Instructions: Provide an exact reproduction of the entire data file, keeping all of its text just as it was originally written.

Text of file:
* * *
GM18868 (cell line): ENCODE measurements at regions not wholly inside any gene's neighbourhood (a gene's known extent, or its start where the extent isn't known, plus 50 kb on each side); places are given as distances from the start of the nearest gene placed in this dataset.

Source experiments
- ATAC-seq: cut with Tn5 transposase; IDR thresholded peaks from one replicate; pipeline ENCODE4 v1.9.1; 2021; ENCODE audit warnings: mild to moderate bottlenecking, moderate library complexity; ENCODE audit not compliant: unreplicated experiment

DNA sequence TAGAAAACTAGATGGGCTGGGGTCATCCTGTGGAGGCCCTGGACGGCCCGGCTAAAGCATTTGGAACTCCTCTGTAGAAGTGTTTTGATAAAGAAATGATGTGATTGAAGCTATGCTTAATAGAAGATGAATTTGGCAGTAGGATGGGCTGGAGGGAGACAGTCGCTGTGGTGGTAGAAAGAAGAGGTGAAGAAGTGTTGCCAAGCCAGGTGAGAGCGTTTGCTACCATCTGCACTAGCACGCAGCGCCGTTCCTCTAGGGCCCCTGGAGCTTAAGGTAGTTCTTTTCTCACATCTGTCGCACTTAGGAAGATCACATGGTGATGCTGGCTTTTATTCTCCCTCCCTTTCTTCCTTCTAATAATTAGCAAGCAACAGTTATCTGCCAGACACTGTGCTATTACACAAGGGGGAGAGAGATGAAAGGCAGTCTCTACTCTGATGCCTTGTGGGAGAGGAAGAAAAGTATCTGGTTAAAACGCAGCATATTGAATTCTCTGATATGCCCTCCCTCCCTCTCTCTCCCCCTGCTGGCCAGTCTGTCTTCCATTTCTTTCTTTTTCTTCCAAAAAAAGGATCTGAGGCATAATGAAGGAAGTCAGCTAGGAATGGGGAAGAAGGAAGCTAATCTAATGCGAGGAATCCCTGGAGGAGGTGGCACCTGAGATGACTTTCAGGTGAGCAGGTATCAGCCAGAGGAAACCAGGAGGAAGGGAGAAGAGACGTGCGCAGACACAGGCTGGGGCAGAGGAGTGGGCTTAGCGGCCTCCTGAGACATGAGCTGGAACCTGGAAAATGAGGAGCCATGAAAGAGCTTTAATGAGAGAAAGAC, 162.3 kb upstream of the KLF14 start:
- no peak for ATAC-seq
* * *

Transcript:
GM18868 (cell line): ENCODE measurements at regions not wholly inside any gene's neighbourhood (a gene's known extent, or its start where the extent isn't known, plus 50 kb on each side); places are given as distances from the start of the nearest gene placed in this dataset.

Source experiments
- ATAC-seq: cut with Tn5 transposase; IDR thresholded peaks from one replicate; pipeline ENCODE4 v1.9.1; 2021; ENCODE audit warnings: mild to moderate bottlenecking, moderate library complexity; ENCODE audit not compliant: unreplicated experiment

DNA sequence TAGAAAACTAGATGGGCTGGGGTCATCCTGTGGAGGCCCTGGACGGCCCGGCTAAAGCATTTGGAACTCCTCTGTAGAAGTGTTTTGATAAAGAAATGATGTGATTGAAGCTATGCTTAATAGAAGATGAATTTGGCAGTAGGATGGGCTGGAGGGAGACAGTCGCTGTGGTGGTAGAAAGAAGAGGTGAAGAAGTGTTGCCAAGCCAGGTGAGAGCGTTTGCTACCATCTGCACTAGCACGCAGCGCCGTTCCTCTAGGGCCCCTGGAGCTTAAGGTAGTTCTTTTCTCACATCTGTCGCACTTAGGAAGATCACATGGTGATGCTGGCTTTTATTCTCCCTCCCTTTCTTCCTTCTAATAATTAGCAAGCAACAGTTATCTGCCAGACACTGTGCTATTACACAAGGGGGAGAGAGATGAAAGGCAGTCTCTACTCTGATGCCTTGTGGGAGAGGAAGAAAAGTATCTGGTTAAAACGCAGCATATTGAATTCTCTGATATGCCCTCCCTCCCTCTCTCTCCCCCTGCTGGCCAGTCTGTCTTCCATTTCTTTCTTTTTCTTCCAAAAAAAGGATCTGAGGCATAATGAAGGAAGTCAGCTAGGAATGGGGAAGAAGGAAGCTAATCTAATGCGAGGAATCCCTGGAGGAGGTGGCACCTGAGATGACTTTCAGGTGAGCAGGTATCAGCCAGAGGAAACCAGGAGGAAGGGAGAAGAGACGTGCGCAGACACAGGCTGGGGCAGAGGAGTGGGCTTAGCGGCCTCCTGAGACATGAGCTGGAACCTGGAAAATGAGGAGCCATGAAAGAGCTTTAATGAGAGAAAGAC, 162.3 kb upstream of the KLF14 start:
- no peak for ATAC-seq